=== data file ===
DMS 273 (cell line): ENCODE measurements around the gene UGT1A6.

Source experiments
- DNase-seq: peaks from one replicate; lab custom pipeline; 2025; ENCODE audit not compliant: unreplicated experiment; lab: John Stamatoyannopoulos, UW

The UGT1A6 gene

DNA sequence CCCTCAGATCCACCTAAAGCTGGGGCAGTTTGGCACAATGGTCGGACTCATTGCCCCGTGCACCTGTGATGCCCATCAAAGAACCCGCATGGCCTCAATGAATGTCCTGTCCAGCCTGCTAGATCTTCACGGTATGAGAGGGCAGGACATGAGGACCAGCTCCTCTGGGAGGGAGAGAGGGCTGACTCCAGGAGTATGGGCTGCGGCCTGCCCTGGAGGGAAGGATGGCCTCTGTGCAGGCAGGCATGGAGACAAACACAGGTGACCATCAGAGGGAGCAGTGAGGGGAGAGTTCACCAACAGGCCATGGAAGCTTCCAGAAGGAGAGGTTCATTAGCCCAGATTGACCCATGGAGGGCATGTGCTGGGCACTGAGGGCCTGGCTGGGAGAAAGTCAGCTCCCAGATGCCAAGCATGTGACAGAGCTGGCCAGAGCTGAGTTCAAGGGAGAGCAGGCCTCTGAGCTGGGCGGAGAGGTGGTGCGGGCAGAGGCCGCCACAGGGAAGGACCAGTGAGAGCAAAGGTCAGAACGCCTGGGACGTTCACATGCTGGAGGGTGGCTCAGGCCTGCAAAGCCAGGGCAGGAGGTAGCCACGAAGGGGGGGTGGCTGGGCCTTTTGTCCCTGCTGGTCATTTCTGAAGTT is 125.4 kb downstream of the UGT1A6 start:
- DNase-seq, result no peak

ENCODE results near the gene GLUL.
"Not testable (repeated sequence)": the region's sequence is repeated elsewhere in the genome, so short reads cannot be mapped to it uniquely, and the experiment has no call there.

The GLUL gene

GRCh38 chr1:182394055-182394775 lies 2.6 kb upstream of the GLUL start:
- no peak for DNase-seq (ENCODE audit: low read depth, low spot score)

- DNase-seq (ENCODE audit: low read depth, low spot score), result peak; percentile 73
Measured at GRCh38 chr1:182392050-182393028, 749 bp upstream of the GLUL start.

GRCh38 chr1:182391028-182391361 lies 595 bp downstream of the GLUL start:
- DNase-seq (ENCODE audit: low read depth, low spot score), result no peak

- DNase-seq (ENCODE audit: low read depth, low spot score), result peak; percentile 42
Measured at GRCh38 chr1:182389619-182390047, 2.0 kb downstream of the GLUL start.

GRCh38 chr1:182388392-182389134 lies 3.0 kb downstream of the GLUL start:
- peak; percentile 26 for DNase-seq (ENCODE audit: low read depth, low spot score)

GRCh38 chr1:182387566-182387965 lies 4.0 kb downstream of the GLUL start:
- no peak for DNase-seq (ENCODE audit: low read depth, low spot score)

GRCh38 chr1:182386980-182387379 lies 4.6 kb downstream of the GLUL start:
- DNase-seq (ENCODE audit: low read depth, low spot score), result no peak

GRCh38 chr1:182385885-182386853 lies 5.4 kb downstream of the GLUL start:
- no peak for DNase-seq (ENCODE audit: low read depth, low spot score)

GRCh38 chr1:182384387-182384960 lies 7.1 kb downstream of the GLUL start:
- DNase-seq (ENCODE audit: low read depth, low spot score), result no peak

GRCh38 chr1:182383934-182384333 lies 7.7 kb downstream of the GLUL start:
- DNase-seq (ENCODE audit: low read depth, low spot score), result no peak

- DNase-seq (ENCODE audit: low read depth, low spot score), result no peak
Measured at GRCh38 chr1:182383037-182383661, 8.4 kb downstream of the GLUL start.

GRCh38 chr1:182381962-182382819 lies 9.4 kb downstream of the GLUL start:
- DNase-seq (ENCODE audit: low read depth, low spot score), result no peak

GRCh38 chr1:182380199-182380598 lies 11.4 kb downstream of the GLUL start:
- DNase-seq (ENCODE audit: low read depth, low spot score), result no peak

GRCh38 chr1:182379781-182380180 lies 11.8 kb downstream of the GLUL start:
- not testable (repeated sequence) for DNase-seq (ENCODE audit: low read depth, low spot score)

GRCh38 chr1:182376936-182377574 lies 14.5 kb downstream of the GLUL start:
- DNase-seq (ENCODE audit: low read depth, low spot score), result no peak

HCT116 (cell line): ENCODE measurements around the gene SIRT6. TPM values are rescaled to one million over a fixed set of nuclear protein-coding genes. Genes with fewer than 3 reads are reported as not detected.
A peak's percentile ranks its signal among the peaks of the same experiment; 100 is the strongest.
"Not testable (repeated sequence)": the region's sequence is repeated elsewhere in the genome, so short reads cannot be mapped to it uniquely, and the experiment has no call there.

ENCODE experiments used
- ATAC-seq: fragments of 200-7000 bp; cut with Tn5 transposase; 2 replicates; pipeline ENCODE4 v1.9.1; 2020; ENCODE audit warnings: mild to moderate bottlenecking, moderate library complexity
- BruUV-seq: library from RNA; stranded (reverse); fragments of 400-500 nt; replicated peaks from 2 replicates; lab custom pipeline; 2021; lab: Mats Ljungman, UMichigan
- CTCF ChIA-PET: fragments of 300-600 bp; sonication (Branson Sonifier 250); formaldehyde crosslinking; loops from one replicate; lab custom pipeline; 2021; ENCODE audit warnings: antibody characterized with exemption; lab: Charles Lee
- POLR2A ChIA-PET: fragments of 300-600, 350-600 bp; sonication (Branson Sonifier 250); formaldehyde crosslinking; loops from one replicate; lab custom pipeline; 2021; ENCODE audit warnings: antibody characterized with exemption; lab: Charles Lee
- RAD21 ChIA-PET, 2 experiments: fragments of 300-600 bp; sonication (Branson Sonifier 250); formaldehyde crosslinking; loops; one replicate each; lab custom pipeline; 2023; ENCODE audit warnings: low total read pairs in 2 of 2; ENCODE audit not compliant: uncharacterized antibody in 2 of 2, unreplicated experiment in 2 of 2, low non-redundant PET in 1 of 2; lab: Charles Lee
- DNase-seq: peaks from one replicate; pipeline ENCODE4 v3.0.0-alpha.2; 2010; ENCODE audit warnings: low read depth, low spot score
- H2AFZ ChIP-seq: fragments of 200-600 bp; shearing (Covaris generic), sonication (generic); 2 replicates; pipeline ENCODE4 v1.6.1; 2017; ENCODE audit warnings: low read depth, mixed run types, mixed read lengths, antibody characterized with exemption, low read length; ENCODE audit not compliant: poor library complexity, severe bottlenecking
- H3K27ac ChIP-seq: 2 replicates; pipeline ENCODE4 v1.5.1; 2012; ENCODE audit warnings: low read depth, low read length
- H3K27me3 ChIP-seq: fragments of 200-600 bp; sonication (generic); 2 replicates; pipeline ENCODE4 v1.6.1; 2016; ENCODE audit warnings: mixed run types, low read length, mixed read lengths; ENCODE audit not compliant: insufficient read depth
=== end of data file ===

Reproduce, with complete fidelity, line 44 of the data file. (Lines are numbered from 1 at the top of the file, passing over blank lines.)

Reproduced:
- ATAC-seq: fragments of 200-7000 bp; cut with Tn5 transposase; 2 replicates; pipeline ENCODE4 v1.9.1; 2020; ENCODE audit warnings: mild to moderate bottlenecking, moderate library complexity